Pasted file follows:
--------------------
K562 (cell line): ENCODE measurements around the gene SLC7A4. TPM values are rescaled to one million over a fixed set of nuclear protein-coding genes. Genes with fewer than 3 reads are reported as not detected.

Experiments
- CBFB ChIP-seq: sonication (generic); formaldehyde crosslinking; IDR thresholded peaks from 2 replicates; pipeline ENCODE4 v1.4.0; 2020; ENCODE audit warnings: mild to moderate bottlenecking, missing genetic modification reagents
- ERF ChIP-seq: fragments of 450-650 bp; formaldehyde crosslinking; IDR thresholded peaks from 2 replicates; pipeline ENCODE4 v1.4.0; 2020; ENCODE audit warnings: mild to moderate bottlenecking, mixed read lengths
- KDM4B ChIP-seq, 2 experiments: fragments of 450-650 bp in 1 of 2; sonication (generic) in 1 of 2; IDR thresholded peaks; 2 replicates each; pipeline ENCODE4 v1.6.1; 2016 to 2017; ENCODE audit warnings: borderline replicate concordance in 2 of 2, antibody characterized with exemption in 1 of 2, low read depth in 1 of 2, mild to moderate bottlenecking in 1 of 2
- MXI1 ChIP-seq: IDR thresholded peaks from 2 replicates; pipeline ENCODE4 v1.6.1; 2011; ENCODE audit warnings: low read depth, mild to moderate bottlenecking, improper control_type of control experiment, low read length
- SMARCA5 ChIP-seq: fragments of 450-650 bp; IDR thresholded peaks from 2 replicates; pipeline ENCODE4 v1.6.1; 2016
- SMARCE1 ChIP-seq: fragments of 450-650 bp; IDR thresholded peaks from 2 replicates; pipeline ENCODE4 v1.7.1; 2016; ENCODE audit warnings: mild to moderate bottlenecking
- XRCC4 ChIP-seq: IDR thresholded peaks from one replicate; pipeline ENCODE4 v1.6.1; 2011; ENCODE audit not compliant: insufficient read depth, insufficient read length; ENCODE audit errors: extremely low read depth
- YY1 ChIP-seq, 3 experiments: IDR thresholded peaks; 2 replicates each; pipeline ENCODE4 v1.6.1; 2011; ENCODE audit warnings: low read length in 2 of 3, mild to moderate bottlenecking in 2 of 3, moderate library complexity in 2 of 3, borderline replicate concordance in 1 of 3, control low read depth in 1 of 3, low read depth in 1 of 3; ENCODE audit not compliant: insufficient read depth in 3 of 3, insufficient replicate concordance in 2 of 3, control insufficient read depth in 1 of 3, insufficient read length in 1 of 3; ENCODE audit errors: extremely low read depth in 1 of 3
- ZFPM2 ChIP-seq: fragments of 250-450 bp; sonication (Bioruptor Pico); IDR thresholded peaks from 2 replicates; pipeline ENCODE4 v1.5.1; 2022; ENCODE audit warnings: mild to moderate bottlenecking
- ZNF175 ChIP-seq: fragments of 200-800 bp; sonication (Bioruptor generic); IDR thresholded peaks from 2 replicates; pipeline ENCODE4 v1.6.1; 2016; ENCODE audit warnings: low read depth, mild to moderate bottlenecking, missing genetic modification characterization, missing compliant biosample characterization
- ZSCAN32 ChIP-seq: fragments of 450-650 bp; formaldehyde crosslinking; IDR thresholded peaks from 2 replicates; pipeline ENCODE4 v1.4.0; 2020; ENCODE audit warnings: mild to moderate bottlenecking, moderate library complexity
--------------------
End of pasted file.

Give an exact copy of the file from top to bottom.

K562 (cell line): ENCODE measurements around the gene SLC7A4. TPM values are rescaled to one million over a fixed set of nuclear protein-coding genes. Genes with fewer than 3 reads are reported as not detected.

Experiments
- CBFB ChIP-seq: sonication (generic); formaldehyde crosslinking; IDR thresholded peaks from 2 replicates; pipeline ENCODE4 v1.4.0; 2020; ENCODE audit warnings: mild to moderate bottlenecking, missing genetic modification reagents
- ERF ChIP-seq: fragments of 450-650 bp; formaldehyde crosslinking; IDR thresholded peaks from 2 replicates; pipeline ENCODE4 v1.4.0; 2020; ENCODE audit warnings: mild to moderate bottlenecking, mixed read lengths
- KDM4B ChIP-seq, 2 experiments: fragments of 450-650 bp in 1 of 2; sonication (generic) in 1 of 2; IDR thresholded peaks; 2 replicates each; pipeline ENCODE4 v1.6.1; 2016 to 2017; ENCODE audit warnings: borderline replicate concordance in 2 of 2, antibody characterized with exemption in 1 of 2, low read depth in 1 of 2, mild to moderate bottlenecking in 1 of 2
- MXI1 ChIP-seq: IDR thresholded peaks from 2 replicates; pipeline ENCODE4 v1.6.1; 2011; ENCODE audit warnings: low read depth, mild to moderate bottlenecking, improper control_type of control experiment, low read length
- SMARCA5 ChIP-seq: fragments of 450-650 bp; IDR thresholded peaks from 2 replicates; pipeline ENCODE4 v1.6.1; 2016
- SMARCE1 ChIP-seq: fragments of 450-650 bp; IDR thresholded peaks from 2 replicates; pipeline ENCODE4 v1.7.1; 2016; ENCODE audit warnings: mild to moderate bottlenecking
- XRCC4 ChIP-seq: IDR thresholded peaks from one replicate; pipeline ENCODE4 v1.6.1; 2011; ENCODE audit not compliant: insufficient read depth, insufficient read length; ENCODE audit errors: extremely low read depth
- YY1 ChIP-seq, 3 experiments: IDR thresholded peaks; 2 replicates each; pipeline ENCODE4 v1.6.1; 2011; ENCODE audit warnings: low read length in 2 of 3, mild to moderate bottlenecking in 2 of 3, moderate library complexity in 2 of 3, borderline replicate concordance in 1 of 3, control low read depth in 1 of 3, low read depth in 1 of 3; ENCODE audit not compliant: insufficient read depth in 3 of 3, insufficient replicate concordance in 2 of 3, control insufficient read depth in 1 of 3, insufficient read length in 1 of 3; ENCODE audit errors: extremely low read depth in 1 of 3
- ZFPM2 ChIP-seq: fragments of 250-450 bp; sonication (Bioruptor Pico); IDR thresholded peaks from 2 replicates; pipeline ENCODE4 v1.5.1; 2022; ENCODE audit warnings: mild to moderate bottlenecking
- ZNF175 ChIP-seq: fragments of 200-800 bp; sonication (Bioruptor generic); IDR thresholded peaks from 2 replicates; pipeline ENCODE4 v1.6.1; 2016; ENCODE audit warnings: low read depth, mild to moderate bottlenecking, missing genetic modification characterization, missing compliant biosample characterization
- ZSCAN32 ChIP-seq: fragments of 450-650 bp; formaldehyde crosslinking; IDR thresholded peaks from 2 replicates; pipeline ENCODE4 v1.4.0; 2020; ENCODE audit warnings: mild to moderate bottlenecking, moderate library complexity